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Figure 1.
Kaplan-Meier Plots for All-Cause Mortality by Systolic Blood Pressure (SBP) Level
Kaplan-Meier Plots for All-Cause Mortality by Systolic Blood Pressure (SBP) Level

Kaplan-Meier plot for all-cause mortality in 901 pairs of propensity score–matched patients with heart failure and left ventricular ejection fraction of 50% or greater, by SBP level less than 120 vs 120 mm Hg or greater. Hazard ratios for all-cause mortality at 1 month, 1 year, and overall were 2.07 (95% CI, 1.45-2.95; P < .001), 1.36 (95% CI, 1.16-1.59; P < .001), and 1.17 (95% CI, 1.05-1.30; P = .005), respectively.

Figure 2.
Restricted Cubic Spline Plots for All-Cause Mortality by Systolic Blood Pressure
Restricted Cubic Spline Plots for All-Cause Mortality by Systolic Blood Pressure

Hazard ratios and 95% confidence intervals for all-cause mortality by discharge systolic blood pressure level in 3915 patients with heart failure with preserved ejection fraction of 50% or greater according to restricted cubic spline regression models using 4 knots at blood pressures of 110 mm Hg, 120 mm Hg (reference), 140 mm Hg, and 150 mm Hg. Solid black lines indicate hazard ratios, and shaded areas indicate 95% CI. Plots on the left panel (A) are based on 3906 prematch patients (9 prematch patients had systolic blood pressure levels >200 mm Hg and were excluded), adjusting for propensity scores, and those on the right panel (B) are based on 1802 matched patients (none had systolic blood pressure levels >200 mm Hg) balanced on 58 baseline characteristics. Spline curves were truncated at a systolic blood pressure level of 200 mm Hg.

Figure 3.
Forest Plots for Subgroup Analyses of Mortality by Systolic Blood Pressure (SBP) Level
Forest Plots for Subgroup Analyses of Mortality by Systolic Blood Pressure (SBP) Level

Forest plots displaying hazard ratios and 95% confidence intervals for all-cause mortality in subgroups of propensity score–matched patients with heart failure and a left ventricular ejection fraction of 50% or greater by discharge SBP level less than 120 vs 120 mm Hg or greater. ACE indicates angiotensin-converting enzyme; ARB, angiotensin II receptor blocker.

Table 1.  
Baseline Characteristics by Discharge Systolic Blood Pressure (SBP) Level in Patients With Heart Failure With Left Ventricular Ejection Fraction of 50% or Greater
Baseline Characteristics by Discharge Systolic Blood Pressure (SBP) Level in Patients With Heart Failure With Left Ventricular Ejection Fraction of 50% or Greater
Table 2.  
Outcomes by Discharge Systolic Blood Pressure (SBP) Level in 1802 Propensity Score–Matched Patients With Heart Failure With Ejection Fraction of 50% or Greater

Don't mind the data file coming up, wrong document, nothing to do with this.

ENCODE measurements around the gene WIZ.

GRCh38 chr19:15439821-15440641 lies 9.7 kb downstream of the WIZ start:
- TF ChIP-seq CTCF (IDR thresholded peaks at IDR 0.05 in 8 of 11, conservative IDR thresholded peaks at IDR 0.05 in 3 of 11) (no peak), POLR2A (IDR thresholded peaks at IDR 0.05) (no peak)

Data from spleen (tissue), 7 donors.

Outcomes by Discharge Systolic Blood Pressure (SBP) Level in 1802 Propensity Score–Matched Patients With Heart Failure With Ejection Fraction of 50% or Greater
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Original Investigation
April 2018

Systolic Blood Pressure and Outcomes in Patients With Heart Failure With Preserved Ejection Fraction

Author Affiliations
  • 1Veterans Affairs Medical Center, Washington, DC
  • 2Georgetown University, Washington, DC
  • 3MedStar Washington Hospital Center, Washington, DC
  • 4George Washington University, Washington, DC
  • 5University of Alabama at Birmingham, Birmingham
  • 6University of California-San Francisco, Fresno
  • 7Stony Brook University, Stony Brook, New York
  • 8University of Mississippi, Jackson
  • 9Westchester Medical Center, Valhalla, New York
  • 10New York Medical College, Valhalla
  • 11Northwestern University, Chicago, Illinois
  • 12Deputy Editor, JAMA Cardiology
  • 13Ahmanson-UCLA Cardiomyopathy Center, Division of Cardiology, University of California, Los Angeles
  • 14Associate Editor for Health Care Quality and Guidelines, JAMA Cardiology
JAMA Cardiol. 2018;3(4):288-297. doi:10.1001/jamacardio.2017.5365
Key Points

Question  How is systolic blood pressure associated with outcomes in patients with heart failure with preserved ejection fraction?

Findings  In a propensity score–matched observational study of hospitalized patients with HF and ejection fraction 50% or greater in the national Medicare-linked OPTIMIZE-HF registry, a discharge systolic blood pressure level of less than 120 mm Hg was associated with a significantly higher risk of 30-day, 1-year, and long-term all-cause mortality.

Meaning  A systolic blood pressure level of less than 120 mm Hg identifies patients with heart failure with preserved ejection fraction at higher risk for short- and long-term mortality and emphasizes the need for future prospective studies to evaluate optimal systolic blood pressure treatment goals in this patient population.

Abstract

Importance  Lower systolic blood pressure (SBP) levels are associated with poor outcomes in patients with heart failure. Less is known about this association in heart failure with preserved ejection fraction (HFpEF).

Objective  To determine the associations of SBP levels with mortality and other outcomes in HFpEF.

Design, Setting, and Participants  A propensity score–matched observational study of the Medicare-linked Organized Program to Initiate Lifesaving Treatment in Hospitalized Patients with Heart Failure (OPTIMIZE-HF) registry included 25 354 patients who were discharged alive; 8873 (35.0%) had an ejection fraction of at least 50%, and of these, 3915 (44.1%) had stable SBP levels (≤20 mm Hg admission to discharge variation). Data were collected from 259 hospitals in 48 states between March 1, 2003, and December 31, 2004. Data were analyzed from March 1, 2003, to December 31, 2008.